Carl Hose: Are there any really great stories that stand out from the tour?
Tommy Ray: I am writing a book based on this experience, “A Country Boy Busking Across America.” I believe readers will enjoy the interactions and adventures.
Carl Hose: Is the tour ongoing? If not, do you plan on another soon?
Tommy Ray: I am still on the road (currently in Montana and heading through Wyoming, then to my next big city, Denver, CO) until May 6th. I have to be back for the MSMF Awards Show on May 7th. I am walking my first red carpet as I was nominated for three awards. When I originally planned this trip/tour, I found out quickly I could not make all of the spots I wanted to see in the time frame. I stayed in certain cities longer and did not drive as much each day. When I reached Seattle, WA, I was probably 1500 miles behind my original schedule. If it was not for the awards show, I may still be in California or Oregon and I’d take my time and stay in cities longer. I could have stayed in Portland and Seattle for at least a week and performed almost every day. I want to do something similar on the east coast and in Florida where my mom and brothers live.
Carl Hose: What about Tommy Ray music? How many albums are available and where can they be found?
Tommy Ray: I currently have one EP available, “Crossroads.” It has 5 singles and they all can be found on Reverbnation at Tommy Ray Music, and accessed on most digital outlets. On Facebook, Tommy Ray Music, my music is there as well. You can also visit my blog for tour updates and info. I have the EP available as an autographed copy. Just go to PayPal. I charge $7, which includes S&H. Use firstname.lastname@example.org for payment purposes.
I have a goal to record two new singles in October of 2016 at Hit Music Studios with Producer Jimm Mosher.
Carl Hose: Tell us a little about the awards you’re up for?
Tommy Ray: I am currently nominated for three awards, Christian/Inspirational; Best Mississippi Artist; Best Mississippi Original Song.
Carl Hose: How do you feel about the state of the music industry today as opposed to how it used to be? What are your thoughts on the indie scene, pirating, and a young artist’s chances of making a career of music these days.
Tommy Ray: My feelings are mixed about music. I look back and listen to Neil Young, The Doors, Tom Petty, James Taylor, and most of their songs feel timeless and we still hear them on the radio throughout the day. A lot of things I personally hear on the radio, I am curious how it got there. I respect it, but I don’t know how it made it that far. I do feel the way things are, from a financial standpoint, make it more difficult to make it in the business. There are so many ways to get the songs for free, and the acts that have the backing of millions of dollars are the ones getting on major radio and able to tour, which is where the artists make their money. With technology, so much music can be put out now with minimal income or effort to put it there, so there is an over saturation. This is a positive and a negative. It’s a positive because so many people can live and chase their dreams, but the negative is with the over saturation, and people choose not to buy CD’s/albums anymore. I like to ponder what if I put my music out back in the 70’s, if I would be on a different level. I keep the faith that there are over 360 million people in our country alone, so it seems like it should be simple to sell 10,000, 50,000, 100,000, or even 1,000,000 copies of a single or a full EP/CD/Album. That is my current proces, to figure that one out.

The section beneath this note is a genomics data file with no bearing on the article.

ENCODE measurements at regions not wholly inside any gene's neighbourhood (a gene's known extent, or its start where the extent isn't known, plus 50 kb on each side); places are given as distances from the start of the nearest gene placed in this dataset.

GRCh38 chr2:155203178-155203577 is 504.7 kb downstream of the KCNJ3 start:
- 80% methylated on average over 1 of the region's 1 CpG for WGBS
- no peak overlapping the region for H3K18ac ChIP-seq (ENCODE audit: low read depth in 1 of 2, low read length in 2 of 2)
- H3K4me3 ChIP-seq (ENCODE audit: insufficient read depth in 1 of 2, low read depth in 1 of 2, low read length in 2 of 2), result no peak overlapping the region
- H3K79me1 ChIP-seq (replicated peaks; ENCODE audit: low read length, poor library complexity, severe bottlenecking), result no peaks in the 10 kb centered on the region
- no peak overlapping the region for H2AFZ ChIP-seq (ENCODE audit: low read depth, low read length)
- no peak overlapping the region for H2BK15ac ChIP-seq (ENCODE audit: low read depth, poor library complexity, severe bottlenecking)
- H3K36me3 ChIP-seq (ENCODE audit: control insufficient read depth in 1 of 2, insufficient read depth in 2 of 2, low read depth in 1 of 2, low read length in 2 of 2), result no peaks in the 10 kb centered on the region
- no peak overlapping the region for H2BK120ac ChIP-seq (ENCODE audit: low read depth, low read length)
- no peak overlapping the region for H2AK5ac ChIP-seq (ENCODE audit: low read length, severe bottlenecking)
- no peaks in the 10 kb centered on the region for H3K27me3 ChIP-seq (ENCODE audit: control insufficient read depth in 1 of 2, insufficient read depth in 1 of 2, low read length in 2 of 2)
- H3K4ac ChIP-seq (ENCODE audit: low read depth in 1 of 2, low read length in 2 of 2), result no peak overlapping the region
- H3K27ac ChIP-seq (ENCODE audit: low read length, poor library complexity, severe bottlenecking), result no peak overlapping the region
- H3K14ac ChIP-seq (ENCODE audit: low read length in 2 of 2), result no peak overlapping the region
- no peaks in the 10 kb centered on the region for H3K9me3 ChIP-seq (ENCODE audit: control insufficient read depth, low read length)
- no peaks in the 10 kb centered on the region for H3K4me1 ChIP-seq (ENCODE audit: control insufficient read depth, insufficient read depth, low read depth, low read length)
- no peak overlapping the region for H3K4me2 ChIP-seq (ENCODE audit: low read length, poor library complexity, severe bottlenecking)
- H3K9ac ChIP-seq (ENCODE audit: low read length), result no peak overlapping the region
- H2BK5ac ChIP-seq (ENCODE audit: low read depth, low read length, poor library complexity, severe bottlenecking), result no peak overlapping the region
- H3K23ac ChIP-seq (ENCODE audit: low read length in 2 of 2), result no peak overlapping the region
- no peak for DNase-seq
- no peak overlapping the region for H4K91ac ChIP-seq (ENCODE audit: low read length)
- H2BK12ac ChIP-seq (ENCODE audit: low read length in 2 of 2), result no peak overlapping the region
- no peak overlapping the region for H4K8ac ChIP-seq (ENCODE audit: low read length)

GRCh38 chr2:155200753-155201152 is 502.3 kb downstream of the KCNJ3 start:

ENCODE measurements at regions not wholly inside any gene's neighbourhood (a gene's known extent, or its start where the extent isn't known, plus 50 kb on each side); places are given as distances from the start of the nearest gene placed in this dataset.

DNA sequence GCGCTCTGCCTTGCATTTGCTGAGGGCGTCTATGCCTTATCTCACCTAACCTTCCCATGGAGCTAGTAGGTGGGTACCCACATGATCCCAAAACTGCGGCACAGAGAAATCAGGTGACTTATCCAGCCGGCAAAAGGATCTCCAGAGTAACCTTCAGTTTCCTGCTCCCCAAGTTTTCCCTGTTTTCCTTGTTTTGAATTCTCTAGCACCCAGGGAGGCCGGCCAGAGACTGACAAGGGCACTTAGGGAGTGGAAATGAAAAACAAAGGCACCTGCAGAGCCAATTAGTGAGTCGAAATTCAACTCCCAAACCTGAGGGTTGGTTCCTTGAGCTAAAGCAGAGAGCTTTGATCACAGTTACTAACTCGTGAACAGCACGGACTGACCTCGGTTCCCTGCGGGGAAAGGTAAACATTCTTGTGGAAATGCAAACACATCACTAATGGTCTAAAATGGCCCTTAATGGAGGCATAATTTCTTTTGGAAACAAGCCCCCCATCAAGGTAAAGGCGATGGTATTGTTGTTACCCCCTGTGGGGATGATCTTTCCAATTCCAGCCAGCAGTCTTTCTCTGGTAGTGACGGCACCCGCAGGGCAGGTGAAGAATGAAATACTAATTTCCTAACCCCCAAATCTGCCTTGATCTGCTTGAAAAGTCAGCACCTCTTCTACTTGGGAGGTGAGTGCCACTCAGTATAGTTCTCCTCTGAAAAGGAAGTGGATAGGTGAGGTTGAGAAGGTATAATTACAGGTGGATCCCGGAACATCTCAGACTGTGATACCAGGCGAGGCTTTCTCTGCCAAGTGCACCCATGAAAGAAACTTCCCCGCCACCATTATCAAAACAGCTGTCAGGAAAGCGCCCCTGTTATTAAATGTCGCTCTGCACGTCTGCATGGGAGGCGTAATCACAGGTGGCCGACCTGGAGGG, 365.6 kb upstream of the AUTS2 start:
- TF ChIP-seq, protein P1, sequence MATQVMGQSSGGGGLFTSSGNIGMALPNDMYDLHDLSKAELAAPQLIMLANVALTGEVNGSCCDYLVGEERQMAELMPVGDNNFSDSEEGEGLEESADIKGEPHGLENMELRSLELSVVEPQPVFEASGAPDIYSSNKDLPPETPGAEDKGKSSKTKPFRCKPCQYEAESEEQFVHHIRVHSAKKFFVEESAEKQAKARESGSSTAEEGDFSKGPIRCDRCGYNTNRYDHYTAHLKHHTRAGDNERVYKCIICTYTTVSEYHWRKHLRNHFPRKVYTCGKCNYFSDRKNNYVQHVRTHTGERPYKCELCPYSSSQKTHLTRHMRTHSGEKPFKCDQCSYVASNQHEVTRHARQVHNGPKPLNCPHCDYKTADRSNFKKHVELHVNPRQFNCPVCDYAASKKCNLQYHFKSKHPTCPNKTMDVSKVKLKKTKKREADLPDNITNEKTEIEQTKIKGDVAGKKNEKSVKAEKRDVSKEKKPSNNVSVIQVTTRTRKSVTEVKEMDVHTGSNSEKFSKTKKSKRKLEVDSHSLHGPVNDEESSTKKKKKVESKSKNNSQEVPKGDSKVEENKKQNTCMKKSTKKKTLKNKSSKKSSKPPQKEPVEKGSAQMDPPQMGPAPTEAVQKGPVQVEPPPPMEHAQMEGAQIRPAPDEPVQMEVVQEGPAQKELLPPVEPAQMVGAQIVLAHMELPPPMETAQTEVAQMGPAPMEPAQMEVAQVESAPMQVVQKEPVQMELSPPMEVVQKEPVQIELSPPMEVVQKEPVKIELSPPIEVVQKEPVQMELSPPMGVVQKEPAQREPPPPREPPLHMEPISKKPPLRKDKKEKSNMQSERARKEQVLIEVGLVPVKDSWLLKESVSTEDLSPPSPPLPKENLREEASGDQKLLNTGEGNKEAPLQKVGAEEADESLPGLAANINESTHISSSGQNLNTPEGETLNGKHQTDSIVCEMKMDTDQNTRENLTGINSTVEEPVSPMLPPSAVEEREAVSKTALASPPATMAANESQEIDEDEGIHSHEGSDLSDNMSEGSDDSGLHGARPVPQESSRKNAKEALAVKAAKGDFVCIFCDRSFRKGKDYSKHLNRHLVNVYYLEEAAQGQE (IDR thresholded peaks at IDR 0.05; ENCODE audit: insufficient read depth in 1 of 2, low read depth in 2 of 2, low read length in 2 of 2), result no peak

Carl Hose: What can fans expect from you in upcoming months?
Tommy Ray: My first book, “A Country Boy Walks the Camino,” will be on Kindle, Nook, and hard copy in the next three months. Continued pursuit of my dreams, and being grateful that everyone who listens, purchases, and supports are part of my dream. I will edit my second book, “A Country Boy Busks Across America,” and have it ready for those above outlets. I am planning to return to the studio in October of 2016 to record at least two singles. And finally, perform, write, and travel as much as possible. My ultimate goal is to inspire others to figure out their dreams and passions and go for it, all in, To Live Life Like They Cannot Fail.
Carl Hose: It’s been great following your tour and watching you live the dream. Life is too short not to. Thanks for talking with me, Tommy Ray.
Tommy Ray: I am truly grateful Carl . . . . Thank you!